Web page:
Tuesday, June 21, 2011

Television Review: Bones, Season 6.5

I think many (and with good reason) are disturbed by the often graphic images of bodies which show evidence of violence and/or decay. Though reality is rarely as fantastic as the plotlines of Bones, it is saddening to know that such acts really do occur in our world, and frequently.[1] I'm not always sure that the fact that the main characters are bringing the guilty to justice mitigates the gruesome things they depict on-screen.

My verdict: Bones is still going strong.[2] In fact, it's ratings continue to improve, unlike most television shows. We continue to see trends in the personalities of Booth and Bones that I predicted in my previous review.[3][4] This is particularly evident in the penultimate episode, "The Hole in the Heart", and in the aptly-named finale, "The Game Changer". It remains to be seen, however, whether the creative team will stick to this trajectory or try to create drama by tearing apart what they've spent so long developing. Sadly, I'm inclined to believe that the latter scenario is the more likely.[5] On a side note, we finally realized this season that Bones' father is played by Ryan O'Neal, of Love Story and What's Up Doc? fame.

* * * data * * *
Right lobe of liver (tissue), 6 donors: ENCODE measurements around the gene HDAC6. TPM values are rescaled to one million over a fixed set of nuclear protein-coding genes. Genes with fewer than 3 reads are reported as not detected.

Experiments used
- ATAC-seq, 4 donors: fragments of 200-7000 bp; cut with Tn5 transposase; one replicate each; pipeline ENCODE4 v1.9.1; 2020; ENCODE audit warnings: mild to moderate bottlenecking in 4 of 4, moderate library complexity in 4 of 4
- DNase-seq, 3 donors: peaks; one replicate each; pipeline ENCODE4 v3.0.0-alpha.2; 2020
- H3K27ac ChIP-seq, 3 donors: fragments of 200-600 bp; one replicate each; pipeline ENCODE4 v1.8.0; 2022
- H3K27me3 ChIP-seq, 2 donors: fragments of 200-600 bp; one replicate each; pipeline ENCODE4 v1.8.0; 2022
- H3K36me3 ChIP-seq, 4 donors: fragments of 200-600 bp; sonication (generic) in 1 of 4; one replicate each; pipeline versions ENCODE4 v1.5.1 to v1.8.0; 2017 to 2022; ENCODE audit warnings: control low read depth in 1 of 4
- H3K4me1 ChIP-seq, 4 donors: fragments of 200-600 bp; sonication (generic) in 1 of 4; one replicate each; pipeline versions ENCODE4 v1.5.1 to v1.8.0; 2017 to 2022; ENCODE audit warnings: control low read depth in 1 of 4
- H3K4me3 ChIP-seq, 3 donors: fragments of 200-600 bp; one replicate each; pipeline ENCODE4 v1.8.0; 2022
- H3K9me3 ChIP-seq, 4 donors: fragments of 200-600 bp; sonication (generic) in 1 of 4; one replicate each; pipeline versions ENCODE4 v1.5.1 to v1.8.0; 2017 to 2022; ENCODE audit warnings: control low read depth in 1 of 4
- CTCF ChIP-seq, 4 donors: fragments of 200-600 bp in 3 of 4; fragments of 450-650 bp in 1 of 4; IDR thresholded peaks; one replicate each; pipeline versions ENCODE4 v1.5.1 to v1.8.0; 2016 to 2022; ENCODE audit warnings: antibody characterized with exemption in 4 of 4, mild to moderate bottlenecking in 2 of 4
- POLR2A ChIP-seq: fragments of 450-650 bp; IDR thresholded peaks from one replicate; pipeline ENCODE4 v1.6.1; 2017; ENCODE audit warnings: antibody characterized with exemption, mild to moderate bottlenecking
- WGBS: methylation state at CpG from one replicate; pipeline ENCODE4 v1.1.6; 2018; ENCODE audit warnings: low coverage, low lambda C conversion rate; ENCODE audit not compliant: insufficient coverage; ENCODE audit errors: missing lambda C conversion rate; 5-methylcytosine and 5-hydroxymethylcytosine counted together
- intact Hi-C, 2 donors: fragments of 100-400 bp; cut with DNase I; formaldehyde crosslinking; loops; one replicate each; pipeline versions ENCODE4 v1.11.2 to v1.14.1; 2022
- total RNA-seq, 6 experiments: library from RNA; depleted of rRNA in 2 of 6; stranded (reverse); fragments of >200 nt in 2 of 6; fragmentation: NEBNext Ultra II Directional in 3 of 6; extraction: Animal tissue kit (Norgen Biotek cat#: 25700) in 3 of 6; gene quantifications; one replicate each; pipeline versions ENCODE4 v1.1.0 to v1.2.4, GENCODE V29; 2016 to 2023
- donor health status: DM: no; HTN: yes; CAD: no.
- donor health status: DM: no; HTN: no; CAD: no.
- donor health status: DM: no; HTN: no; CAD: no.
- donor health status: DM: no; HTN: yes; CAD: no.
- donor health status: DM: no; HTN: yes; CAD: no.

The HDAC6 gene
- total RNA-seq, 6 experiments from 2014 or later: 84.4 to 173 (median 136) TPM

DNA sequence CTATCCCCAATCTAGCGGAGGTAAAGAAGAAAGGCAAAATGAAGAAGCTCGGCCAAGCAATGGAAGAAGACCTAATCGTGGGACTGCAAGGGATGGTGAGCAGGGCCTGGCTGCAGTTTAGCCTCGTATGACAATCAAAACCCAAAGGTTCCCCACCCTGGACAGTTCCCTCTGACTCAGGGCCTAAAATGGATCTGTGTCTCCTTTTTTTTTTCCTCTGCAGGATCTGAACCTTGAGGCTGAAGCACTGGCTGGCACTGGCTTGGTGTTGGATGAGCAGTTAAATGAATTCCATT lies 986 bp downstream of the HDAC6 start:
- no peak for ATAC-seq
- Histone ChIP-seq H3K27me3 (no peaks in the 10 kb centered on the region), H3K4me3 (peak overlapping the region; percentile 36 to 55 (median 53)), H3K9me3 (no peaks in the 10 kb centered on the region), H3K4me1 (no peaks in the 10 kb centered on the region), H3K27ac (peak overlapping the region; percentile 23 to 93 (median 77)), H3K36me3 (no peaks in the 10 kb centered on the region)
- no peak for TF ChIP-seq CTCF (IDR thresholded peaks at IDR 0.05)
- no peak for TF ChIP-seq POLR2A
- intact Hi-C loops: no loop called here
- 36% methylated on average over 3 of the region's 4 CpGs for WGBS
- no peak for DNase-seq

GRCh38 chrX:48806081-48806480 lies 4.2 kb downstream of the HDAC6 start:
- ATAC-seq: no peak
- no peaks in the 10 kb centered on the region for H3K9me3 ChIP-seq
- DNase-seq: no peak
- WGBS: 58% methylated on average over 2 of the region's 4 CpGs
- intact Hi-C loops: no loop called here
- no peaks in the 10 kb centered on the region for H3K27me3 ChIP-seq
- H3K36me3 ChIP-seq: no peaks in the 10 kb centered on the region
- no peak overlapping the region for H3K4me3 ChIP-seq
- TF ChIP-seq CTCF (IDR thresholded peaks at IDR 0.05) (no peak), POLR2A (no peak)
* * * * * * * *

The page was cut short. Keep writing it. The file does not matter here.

[1] Perhaps as a way to acknowledge a counterpoint to the horror they so often depict, the episode "The Signs in the Silence" allows the characters to do something very good and humane. It was probably my favorite episode of the season.

[2] The nineteenth episode actually introduced a spin-off series, entitled The Finder, which was picked up for the 2011–2012 season (see http://en.wikipedia.org/wiki/Bones (TV series)#Spin-off series). I'm feeling kind of meh about whether or not I'll watch any more of that series. I'll probably defer to Leann on that one.

[3] See my post The Boothification of Bones and the Bonesification of Booth.

[4] More so than in the past, it strikes me that Booth is kind of childish. Perhaps that enthusiasm and immaturity contrasts with Bones' general lack of emotion and hyper-maturity.

[5] My reasons for believing this derive from similar situations that have already occurred (Angela's and Hodgins' breakup) or are currently occurring (the odd on-again, off-again relationship between Sweets and Daisy).

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